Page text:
We tend to find partners who embody what we want in ourselves. Chance are, your husband admired your organizational skills and stability. He probably wanted to be more like you, but of course, now he misses the thrill of adventure. What did you want from him? Did he represent impulsive adventure and fun? And what do you want now? You can’t change your husband. All you can do is think about what you want for your own future. Right now you are focused on your husband and the relationship. Perhaps it is time to think about you. If you had some hidden lust for adventure, or a new creative pursuit that has been buried under all this concern for your husband, the time to grab hold of it is now.
June 9, 2017 at 12:13 pm #51137
Andrew : your post was thoughtful and enlightening to read. I just ended a relationship with a ADHD man who suffered from addictions . He also could not foresee consequence (ie driving drunk, texting while driving ). He is 47, divorced white male . Undiagnosed , untreated and won’t take medication . The breakup has been hard on me ….and I’m wondering if after realizing the consequence of what you lost did you seek treatment ? Are you better now?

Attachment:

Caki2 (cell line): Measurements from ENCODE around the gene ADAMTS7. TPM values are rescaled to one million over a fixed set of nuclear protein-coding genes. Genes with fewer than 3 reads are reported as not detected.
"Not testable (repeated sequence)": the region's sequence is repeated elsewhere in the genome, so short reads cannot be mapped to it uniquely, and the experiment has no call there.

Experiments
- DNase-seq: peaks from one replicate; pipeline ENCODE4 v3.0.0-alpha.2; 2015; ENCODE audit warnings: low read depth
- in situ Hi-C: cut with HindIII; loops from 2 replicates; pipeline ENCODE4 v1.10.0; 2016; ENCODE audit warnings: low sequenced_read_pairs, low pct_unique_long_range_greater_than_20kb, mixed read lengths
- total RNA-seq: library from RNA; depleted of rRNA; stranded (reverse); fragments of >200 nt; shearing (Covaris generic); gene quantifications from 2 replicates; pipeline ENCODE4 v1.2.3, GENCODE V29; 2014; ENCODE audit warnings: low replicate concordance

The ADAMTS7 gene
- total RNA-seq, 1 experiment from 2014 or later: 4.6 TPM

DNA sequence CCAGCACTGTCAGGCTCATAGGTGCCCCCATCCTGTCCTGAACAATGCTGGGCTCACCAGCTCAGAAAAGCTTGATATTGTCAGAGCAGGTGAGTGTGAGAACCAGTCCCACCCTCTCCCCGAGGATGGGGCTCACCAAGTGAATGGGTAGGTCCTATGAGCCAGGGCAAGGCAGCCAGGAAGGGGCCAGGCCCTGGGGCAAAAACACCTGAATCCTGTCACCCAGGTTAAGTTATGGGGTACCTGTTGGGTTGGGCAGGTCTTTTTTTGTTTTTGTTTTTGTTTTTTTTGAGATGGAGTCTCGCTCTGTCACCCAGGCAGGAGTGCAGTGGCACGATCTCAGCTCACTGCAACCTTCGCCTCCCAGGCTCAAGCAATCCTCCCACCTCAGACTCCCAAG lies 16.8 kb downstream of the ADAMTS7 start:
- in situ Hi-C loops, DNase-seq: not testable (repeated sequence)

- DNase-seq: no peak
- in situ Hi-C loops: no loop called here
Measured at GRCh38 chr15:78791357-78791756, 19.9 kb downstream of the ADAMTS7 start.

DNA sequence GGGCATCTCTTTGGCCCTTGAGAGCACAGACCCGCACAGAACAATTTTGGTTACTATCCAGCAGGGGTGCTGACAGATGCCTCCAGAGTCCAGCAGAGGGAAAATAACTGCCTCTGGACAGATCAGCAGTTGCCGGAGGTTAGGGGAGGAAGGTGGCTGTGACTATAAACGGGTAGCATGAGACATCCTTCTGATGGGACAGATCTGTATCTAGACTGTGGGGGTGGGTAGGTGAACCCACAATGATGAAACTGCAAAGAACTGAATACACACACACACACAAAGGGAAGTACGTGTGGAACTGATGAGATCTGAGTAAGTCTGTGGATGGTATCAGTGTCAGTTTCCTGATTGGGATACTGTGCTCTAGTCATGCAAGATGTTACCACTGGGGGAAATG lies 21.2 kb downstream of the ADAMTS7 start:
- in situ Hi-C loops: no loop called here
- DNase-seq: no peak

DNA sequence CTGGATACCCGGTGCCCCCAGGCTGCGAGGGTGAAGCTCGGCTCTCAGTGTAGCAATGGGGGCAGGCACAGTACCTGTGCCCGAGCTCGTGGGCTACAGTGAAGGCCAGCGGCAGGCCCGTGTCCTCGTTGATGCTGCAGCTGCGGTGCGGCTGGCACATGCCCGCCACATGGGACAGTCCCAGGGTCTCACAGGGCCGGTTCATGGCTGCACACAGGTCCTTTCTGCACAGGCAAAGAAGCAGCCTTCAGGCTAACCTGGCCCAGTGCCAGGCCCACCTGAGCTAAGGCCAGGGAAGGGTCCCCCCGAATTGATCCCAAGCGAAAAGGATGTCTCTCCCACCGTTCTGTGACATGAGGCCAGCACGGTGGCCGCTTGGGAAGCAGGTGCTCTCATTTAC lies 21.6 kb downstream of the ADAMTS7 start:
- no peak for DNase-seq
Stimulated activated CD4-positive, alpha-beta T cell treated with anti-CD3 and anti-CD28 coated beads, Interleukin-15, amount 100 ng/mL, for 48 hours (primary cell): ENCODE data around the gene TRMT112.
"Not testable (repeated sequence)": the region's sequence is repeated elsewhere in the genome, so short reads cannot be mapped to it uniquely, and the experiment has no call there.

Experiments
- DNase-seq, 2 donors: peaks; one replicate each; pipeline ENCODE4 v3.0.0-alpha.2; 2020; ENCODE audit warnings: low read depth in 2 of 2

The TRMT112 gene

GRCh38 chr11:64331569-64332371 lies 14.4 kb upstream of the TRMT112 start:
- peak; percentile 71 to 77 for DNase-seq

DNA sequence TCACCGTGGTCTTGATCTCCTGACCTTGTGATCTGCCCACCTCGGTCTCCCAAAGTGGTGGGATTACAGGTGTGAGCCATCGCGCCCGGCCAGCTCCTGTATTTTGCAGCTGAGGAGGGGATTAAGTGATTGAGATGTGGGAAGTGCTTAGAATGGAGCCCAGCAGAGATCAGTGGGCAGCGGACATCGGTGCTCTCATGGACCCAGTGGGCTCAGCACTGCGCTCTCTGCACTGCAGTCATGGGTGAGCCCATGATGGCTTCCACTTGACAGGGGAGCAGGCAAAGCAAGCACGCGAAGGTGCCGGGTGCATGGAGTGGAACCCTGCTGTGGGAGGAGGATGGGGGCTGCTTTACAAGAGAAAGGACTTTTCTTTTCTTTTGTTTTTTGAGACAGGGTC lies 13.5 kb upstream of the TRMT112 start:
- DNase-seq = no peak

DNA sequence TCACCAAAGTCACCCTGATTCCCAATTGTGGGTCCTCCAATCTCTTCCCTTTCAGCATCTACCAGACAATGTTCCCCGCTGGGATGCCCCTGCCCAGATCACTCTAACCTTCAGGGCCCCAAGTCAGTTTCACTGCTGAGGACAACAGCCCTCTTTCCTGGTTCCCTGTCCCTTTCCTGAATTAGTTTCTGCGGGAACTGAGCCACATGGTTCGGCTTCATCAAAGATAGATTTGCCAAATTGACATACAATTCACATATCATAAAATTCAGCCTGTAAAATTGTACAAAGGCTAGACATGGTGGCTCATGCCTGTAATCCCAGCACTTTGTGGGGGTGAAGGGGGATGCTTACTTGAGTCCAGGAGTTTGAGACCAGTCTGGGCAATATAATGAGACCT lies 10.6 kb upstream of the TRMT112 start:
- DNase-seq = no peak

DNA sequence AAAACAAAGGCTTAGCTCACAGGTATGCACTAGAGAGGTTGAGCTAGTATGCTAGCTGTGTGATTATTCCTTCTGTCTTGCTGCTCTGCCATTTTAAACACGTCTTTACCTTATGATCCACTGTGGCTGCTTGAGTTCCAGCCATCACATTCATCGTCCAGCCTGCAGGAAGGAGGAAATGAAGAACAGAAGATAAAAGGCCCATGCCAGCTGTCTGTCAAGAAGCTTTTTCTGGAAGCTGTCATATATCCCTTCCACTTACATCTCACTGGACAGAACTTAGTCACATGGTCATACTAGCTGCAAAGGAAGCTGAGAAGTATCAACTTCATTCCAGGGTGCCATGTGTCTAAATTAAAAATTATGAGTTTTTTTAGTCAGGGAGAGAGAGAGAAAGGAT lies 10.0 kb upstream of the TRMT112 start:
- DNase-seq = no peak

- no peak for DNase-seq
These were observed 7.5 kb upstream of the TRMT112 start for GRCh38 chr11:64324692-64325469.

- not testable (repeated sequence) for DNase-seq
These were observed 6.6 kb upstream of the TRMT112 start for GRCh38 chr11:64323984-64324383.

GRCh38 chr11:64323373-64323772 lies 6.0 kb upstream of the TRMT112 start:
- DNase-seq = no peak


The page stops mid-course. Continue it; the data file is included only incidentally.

June 9, 2017 at 12:26 pm #51140
This just breaks my heart, but as you can see, most of us think he has other issues. In one of my recent newsletters from ADDitude, there was something about combined symptoms, including depression.
Yes, he has been very manipulative, and I’ll give him the benefit of the doubt in that we are all on our best behavior in the beginning. And, there were probably signs you missed or ignored, which is how most of us get into these situations. However, his absolute unwillingness to make an effort in the relationship is not a good sign. Both of my ex husbands could be very nice when they wanted. Amazing how they could pull that out of the bag when it was convenient. I’d even start to get hopeful. Then something would happen, and it was always my fault. He might get better with some counseling, but it’s going to take a lot of effort and time, if he’ll even do it at all.